LANSING — The state of Michigan recently established new legislation which mandates public universities to require in-person sexual assault prevention training for all new students by August 31.
For its part, colleges and universities have increased their sexual assault prevention and education programs as the national conversation about sexual assault on campuses has intensified.
Title IX of the Education Amendment of 1921 is a federal civil rights law that prohibits discrimination on the basis of sex in any education program or activity receiving federal funding. Under Title IX, discrimination on the basis of sex includes sexual harassment, rape and sexual assault. A college or university that receives federal funding may be held legally responsible if and when it knows about and/or ignores sexual harassment or assault on campus.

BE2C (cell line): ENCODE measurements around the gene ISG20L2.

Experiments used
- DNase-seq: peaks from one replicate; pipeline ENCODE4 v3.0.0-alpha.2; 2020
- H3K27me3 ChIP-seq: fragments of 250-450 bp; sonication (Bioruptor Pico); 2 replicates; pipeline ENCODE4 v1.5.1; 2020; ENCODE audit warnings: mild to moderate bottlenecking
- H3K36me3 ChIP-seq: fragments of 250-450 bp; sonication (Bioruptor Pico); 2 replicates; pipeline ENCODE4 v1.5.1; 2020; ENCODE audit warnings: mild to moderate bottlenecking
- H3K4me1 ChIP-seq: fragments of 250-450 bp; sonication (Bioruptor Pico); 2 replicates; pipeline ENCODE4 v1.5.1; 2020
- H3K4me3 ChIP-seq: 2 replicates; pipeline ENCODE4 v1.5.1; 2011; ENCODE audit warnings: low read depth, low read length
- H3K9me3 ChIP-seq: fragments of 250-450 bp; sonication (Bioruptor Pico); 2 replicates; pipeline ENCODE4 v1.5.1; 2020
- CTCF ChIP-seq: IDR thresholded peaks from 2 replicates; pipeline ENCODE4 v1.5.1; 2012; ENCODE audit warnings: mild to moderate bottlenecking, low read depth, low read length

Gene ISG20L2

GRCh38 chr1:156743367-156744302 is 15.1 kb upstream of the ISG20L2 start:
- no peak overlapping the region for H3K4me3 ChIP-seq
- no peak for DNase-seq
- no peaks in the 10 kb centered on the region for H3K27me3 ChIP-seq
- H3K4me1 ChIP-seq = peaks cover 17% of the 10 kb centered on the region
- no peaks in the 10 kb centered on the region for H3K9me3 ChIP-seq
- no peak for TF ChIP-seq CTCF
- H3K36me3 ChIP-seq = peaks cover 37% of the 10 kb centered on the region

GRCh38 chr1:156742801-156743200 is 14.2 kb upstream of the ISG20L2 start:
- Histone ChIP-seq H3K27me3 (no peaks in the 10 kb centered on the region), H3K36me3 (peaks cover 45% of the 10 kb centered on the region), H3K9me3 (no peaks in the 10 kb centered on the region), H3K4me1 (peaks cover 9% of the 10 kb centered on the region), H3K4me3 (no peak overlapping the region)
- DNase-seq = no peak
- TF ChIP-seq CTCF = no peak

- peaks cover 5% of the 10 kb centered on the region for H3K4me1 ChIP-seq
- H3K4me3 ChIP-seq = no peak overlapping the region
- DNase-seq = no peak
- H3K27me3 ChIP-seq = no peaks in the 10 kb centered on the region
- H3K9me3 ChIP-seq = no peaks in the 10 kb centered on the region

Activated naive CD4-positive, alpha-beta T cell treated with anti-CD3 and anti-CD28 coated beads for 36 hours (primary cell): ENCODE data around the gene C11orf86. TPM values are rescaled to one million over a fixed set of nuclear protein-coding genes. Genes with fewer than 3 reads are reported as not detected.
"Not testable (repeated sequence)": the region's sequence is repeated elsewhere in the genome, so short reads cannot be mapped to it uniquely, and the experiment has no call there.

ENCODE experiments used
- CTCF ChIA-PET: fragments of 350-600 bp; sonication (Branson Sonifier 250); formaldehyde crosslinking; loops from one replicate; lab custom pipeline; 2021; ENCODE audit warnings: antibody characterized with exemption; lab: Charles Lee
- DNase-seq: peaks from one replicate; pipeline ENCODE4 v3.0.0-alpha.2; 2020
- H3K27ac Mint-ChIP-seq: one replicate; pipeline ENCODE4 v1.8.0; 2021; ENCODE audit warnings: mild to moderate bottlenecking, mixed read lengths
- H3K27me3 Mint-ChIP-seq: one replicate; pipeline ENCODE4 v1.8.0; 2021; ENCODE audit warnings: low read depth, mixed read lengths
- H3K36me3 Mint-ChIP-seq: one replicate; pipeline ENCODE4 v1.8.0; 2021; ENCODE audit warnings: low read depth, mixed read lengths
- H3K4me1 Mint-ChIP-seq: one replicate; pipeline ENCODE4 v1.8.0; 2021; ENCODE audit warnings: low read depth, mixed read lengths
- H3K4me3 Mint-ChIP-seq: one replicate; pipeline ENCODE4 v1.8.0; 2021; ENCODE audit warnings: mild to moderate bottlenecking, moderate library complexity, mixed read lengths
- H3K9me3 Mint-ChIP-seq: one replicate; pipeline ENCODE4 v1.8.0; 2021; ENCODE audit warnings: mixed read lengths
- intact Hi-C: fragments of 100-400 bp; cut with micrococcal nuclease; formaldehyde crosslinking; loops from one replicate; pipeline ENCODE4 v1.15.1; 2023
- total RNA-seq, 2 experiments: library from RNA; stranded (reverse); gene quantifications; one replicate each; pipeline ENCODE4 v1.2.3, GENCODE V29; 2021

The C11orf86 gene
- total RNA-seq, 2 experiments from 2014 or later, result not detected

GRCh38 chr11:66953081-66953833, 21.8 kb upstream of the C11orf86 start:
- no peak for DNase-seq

Some of the colleges that have taken the protocol into action are Grand Rapids Community College, Michigan State University, the University of Michigan, including the Dearborn and Flint campuses, and Western Michigan University.
According to reports submitted by the Michigan Daily News in June, U of M has been nationally recognized for sexual assault and alcohol prevention efforts. The university was awarded two Prevention Excellence Awards by the Campus Prevention Network, a program that supports large college campuses across the U.S. in their efforts to address health and safety challenges.